The Cross of Christ

Note: My in-laws, George and Joy Jensen, are moving back to Tanzania to continue their work after an eight year stint in the states. Hours before beginning their trek to Tanzania, George preached to the saints in Marlow, Oklahoma. He spoke on the cross. I’d like to share some of his thoughts, as I remember them, with you.


Details can be helpful, but often the most powerful stories are the succinct ones. We often try to expand upon the descriptions of events in scripture, to our detriment. The Holy Spirit is perfect, and the words he used to communicate with us are wholly sufficient.

Note this simple phrase in all four gospel accounts: “crucified him” (Matthew 27:35; Mark 15:24; Luke 23:33; John 19:18). While Deity chose to give us many details of what mankind did to our Savior leading up to and after the crucifixion, the silence here is striking. The next time you read the accounts of the cross, linger on those two words. The next time you speak about the cross, allow those two words to hang in the air for a moment. They (we) “crucified him.” Continue reading “The Cross of Christ”

It’s complicated or is it?

“It’s complicated” pervades social media, television shows and perhaps our personal interactions. When this phrase infiltrates communication, often someone desires to avoid clarity. Some seem to use this expression to justify, dismiss or evade topics.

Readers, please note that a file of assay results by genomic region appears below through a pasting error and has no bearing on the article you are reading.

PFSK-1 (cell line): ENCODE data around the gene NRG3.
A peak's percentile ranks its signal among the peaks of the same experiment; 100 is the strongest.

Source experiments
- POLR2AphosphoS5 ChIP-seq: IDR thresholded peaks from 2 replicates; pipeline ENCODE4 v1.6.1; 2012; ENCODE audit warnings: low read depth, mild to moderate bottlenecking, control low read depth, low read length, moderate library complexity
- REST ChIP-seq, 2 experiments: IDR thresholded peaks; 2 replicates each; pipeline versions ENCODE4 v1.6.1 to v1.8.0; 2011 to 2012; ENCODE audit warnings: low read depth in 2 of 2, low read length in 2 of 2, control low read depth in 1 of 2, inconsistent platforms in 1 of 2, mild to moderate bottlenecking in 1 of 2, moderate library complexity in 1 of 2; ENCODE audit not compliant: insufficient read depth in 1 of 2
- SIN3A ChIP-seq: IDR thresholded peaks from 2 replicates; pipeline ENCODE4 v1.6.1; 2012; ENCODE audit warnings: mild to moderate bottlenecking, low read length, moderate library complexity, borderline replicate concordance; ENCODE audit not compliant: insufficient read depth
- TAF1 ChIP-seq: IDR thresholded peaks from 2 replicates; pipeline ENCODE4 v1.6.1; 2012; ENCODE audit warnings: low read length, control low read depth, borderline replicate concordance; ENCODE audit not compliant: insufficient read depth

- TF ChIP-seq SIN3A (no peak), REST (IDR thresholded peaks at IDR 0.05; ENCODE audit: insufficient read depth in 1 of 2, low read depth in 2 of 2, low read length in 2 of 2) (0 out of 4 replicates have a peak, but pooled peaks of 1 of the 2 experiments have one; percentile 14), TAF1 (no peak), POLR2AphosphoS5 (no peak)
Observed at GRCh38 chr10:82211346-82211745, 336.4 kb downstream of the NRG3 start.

We can be left with the impression that if they were to spend the necessary time to wade through all of the complexity, we would end up agreeing with their decision or situation. And so, they spare us all of the sophisticated details by saying, “it’s complicated.”

Is it complicated? Or might it often be something else? Continue reading “It’s complicated or is it?”

What can American Christians learn from foreign saints?

What American churches can learn from the mission field

Is there anything that happens on the mission field that American churches need to learn? Can a sponsor and supporter of missions efforts in the world’s number one country find something of value to apply in developing countries or in cultures far different from its own?

As one who grew up in the US, was reared in a Christian home, and has spent more time outside the country than inside it, I see lessons abounding. Brace yourself. Continue reading “What American churches can learn from the mission field”

True simplicity

Minimalism and a simple lifestyle are popular philosophies in the modern world of materialism and busy complications. The effort seeks to do with less as a means of enjoying life more.

True simplicity may be enhanced by possessing fewer material goods, but the amount of possessions does not necessarily define it. It consists of a single focus. So says the Lord Jesus Christ. Continue reading “True simplicity”